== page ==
Friday, January 26, 2024

Chinese Music Student Convicted of Stalking, Threatening Pro-Democracy Activist in Boston

 Chinese Music Student Convicted of Stalking, Threatening Pro-Democracy Activist in Boston 

A federal jury has convicted a Chinese student at Boston’s Berklee College of Music for stalking and threatening a fellow student who posted flyers in support of democracy in China.

Wu Xiaolei, 25, a Chinese citizen and Berklee College of Music student, was indicted last January on counts of cyberstalking and interstate transmissions of threatening communication. On Jan. 25, he was found guilty on both counts.

Judge Denise J. Casper scheduled the sentencing hearing for April 24.

The student activist who was the subject of Mr. Wu’s harassment campaign was referred to only as Zooey in court, for fear of reprisal. She is also from China and has permanent resident status in the United States.

Last April, Zooey’s friends started a petition calling on Berklee to issue a public statement to condemn the harassment and improve its process for responding to similar incidents. To date, the petition has gathered more than 1,000 signatures.

The college, which has about 6,000 students, hasn’t issued any public statements regarding Wu Xiaolei’s case yet and hasn’t yet responded to a request for comment by The Epoch Times.

Wu Xiaolei (R) leaves the United States District Court for the District of Massachusetts with his attorneys in Boston on Jan. 25, 2024. (Learner Liu/The Epoch Times)
Wu Xiaolei (R) leaves the United States District Court for the District of Massachusetts with his attorneys in Boston on Jan. 25, 2024. (Learner Liu/The Epoch Times)

Cyberstalking and Threatening

Mr. Wu’s harassment campaign started after he saw a piece of paper posted on a window near the Boston campus that read, “Stand with Chinese People,” “We Want Freedom,” and “We Want Democracy,” on Oct. 22, 2022, according to the charging documents.

Consequently, he threatened Zooey on social media app WeChat and through Instagram and email.

“I already called the tipoff line in the country; the public security agency will go greet your family,” he said in a WeChat group with more than 300 members, according to the complaint. “Post more, I will chop your [expletive] hands off,” he added.

Prosecutors said Mr. Wu posted her email and home addresses online.

At a hearing on Jan. 23, the victim said she thought Mr. Wu made her information public to encourage others to beat her up.

“I remain terrified until this day,” she said.

With Mr. Wu’s conviction, the Department of Justice reiterated its commitment to “ensuring all U.S. residents are able to freely exercise their fundamental rights,” according to Assistant Attorney General Matthew G. Olsen of the Justice Department’s national security division.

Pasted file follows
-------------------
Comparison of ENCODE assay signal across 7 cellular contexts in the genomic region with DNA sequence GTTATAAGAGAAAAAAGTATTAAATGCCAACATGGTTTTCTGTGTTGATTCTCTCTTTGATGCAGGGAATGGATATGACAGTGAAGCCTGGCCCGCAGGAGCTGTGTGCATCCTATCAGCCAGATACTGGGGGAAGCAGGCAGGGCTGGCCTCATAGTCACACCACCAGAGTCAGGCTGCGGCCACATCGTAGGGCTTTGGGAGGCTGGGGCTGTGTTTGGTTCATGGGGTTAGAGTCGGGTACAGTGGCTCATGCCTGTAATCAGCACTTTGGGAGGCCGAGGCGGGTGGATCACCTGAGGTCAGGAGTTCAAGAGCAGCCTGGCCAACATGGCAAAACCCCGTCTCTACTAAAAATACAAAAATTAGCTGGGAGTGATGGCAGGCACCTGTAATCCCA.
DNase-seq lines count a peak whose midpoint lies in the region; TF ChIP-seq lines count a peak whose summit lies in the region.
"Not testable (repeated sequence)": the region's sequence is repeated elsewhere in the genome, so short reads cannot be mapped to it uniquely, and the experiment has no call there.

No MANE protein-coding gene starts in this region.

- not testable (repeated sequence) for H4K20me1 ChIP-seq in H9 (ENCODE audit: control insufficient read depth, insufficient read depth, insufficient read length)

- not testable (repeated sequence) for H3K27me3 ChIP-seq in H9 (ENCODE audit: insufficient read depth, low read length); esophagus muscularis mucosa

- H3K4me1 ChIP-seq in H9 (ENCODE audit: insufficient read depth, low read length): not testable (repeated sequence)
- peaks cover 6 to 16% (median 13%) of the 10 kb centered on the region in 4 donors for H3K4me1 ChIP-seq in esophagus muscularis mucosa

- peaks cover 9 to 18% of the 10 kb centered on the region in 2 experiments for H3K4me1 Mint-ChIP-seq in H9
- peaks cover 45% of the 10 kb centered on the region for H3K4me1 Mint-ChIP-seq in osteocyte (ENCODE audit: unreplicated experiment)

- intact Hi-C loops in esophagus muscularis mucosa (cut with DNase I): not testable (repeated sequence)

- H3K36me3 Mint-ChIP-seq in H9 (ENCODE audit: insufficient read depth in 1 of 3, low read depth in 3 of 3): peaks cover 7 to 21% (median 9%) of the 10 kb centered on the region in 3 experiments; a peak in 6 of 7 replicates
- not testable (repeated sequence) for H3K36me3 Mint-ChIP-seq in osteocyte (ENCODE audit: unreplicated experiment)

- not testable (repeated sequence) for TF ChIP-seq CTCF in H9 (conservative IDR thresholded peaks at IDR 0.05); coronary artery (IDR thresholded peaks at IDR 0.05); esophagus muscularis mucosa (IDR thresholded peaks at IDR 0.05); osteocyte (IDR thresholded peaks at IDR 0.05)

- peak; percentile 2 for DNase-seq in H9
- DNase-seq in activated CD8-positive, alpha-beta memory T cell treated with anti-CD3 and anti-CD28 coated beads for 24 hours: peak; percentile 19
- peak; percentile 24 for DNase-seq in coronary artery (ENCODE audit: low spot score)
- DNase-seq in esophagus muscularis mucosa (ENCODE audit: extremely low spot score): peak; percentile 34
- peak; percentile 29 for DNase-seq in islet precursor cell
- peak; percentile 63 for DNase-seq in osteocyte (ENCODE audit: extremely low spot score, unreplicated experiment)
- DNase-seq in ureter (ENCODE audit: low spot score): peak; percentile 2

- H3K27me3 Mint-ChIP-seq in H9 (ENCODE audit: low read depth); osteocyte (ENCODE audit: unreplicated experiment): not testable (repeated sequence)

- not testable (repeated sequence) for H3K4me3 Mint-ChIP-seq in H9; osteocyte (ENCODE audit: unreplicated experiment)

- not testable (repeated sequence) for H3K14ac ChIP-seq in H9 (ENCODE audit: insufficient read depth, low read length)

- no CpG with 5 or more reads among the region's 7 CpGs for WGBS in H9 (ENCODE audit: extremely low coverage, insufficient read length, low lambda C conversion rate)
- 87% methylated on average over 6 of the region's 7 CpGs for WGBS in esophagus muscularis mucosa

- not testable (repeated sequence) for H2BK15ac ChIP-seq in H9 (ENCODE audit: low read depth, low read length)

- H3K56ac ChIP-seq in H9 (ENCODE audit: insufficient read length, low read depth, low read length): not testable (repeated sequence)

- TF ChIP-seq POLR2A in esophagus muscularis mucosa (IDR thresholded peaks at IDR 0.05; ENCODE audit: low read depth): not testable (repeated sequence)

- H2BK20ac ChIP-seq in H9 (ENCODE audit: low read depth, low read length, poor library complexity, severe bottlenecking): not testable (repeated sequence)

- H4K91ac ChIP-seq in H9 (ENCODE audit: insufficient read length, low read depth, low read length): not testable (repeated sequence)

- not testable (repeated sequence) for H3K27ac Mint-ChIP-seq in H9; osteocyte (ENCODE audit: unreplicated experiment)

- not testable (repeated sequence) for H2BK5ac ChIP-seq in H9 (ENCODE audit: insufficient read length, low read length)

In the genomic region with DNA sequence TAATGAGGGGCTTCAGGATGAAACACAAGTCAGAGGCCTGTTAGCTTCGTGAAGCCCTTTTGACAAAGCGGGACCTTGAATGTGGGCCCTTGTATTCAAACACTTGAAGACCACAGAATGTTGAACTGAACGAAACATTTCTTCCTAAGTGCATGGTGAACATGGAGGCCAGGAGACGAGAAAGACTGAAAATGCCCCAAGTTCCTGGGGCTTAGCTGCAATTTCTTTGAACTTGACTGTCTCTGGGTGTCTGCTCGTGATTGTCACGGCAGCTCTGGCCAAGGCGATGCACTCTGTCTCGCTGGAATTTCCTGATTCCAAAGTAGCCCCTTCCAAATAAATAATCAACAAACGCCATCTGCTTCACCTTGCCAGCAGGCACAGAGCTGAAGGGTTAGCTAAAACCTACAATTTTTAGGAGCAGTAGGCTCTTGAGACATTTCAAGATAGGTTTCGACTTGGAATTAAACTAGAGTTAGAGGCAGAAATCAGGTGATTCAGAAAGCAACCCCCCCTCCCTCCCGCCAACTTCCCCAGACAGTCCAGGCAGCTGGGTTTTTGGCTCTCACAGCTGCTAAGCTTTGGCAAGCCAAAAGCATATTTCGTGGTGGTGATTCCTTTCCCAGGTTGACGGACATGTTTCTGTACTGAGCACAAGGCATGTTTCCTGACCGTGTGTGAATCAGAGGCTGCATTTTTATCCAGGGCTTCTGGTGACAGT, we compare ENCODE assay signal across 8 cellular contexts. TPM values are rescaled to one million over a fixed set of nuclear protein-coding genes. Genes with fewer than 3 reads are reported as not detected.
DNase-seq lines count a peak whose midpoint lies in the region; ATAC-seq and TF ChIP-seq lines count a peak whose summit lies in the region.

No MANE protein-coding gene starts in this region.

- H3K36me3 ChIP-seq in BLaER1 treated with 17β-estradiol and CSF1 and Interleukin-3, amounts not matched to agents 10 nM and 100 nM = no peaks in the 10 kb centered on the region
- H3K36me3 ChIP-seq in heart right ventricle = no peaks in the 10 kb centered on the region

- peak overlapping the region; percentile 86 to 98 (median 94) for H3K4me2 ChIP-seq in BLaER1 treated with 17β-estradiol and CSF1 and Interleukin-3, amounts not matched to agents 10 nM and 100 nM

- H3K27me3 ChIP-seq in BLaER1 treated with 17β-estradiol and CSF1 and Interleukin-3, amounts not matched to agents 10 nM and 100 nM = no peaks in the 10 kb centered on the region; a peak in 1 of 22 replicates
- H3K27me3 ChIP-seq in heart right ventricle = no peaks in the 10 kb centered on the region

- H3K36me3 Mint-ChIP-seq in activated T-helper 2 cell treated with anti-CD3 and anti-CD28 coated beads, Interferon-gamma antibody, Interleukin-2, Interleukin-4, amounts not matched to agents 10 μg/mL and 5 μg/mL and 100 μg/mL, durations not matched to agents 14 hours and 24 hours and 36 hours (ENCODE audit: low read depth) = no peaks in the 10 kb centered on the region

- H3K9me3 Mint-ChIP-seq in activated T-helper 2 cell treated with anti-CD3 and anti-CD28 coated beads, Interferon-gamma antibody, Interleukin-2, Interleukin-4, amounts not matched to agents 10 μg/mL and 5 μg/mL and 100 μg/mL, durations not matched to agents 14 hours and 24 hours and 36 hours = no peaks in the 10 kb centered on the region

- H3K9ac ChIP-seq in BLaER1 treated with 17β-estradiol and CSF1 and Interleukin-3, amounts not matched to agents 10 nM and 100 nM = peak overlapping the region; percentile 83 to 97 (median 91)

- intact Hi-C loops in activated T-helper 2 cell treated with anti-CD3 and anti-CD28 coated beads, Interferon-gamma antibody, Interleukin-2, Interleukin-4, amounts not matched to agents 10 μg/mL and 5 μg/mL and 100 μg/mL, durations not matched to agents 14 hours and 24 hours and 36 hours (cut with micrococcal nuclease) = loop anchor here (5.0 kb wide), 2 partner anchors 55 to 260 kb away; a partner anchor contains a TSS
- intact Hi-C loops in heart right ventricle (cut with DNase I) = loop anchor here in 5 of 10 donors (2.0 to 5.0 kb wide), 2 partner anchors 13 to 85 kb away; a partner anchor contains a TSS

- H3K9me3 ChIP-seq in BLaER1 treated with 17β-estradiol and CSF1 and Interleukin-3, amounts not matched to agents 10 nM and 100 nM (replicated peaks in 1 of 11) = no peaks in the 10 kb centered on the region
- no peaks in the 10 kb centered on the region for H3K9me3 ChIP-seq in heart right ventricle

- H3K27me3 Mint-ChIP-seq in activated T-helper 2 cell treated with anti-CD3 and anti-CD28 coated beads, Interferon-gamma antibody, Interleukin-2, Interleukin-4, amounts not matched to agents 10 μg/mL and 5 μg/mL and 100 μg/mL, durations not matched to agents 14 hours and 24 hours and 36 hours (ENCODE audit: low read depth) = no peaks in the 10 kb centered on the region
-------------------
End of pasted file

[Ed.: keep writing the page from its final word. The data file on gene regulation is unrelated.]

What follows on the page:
“No one in this country should ever be subjected to threats of violence or a cyberstalking harassment campaign for expressing their political views,” Joshua S. Levy, acting U.S. attorney for the District of Massachusetts, said in a press release.

“Mr. Wu now stands as a convicted felon for his illegal efforts to suppress speech by a fellow Berklee School of Music student who was critical of the government of China. This type of conduct will never be tolerated.”

Special Agent in Charge Jodi Cohen, of the FBI’s Boston division, echoed Mr. Levy’s comments: “What Xiaolei Wu did in attempting to silence and intimidate an activist who expressed dissension with the ruling Communist Party of China is not only criminal, but completely against our country’s democratic values.”

“Today’s conviction upholds one of our most fundamental rights—freedom of speech—and the FBI will ensure that anyone who tries to infringe on this right using threats or harassment will face the same fate as Mr. Wu,” Ms. Cohen said.

Transnational Repression

Mr. Wu’s conviction comes amid growing concerns about the Chinese Communist Party’s (CCP’s) influence operations in the United States and its attempts to silence Chinese dissidents.
Over the past year, the Department of Justice has charged more than a dozen Chinese intelligence agents, officials, or their American accomplices over a range of campaigns allegedly aimed at harassing and spying on Chinese rights advocates in the United States and, in some cases, attempting to coerce their return to China.
The Chinese regime also operates more than 100 “police service stations” around the world, including two in New York City and one in Los Angeles, according to Spanish nonprofit Safeguard Defenders.

Most recently, Zooey’s experience was mentioned at a transnational repression hearing hosted by the House Select Committee on the CCP in December 2023.

Zhang Jinrui, a Georgetown law school student who experienced harassment on campus in late 2022, while distributing flyers against China’s zero-COVID policy, told lawmakers he considered such harassment—“carried out organically by CCP supporters who are emboldened by the CCP”—to be informal transnational repression.

Rep. Mike Gallagher (R-Wis.), chair of the House Select Committee on the Chinese Communist Party, elaborated on the term “transnational repression”: “The CCP actually seeks to surveil, influence, punish, and coerce people all over the world. They want to silence their critics, control politics, and police thought far beyond China’s borders.”

The FBI has run online and billboard campaigns in cities such as Philadelphia and Las Vegas to encourage victims of transnational repression to report their cases since the agency created a website dedicated to the subject in March 2022.
Learner Liu and Dorothy Li contributed to this article.

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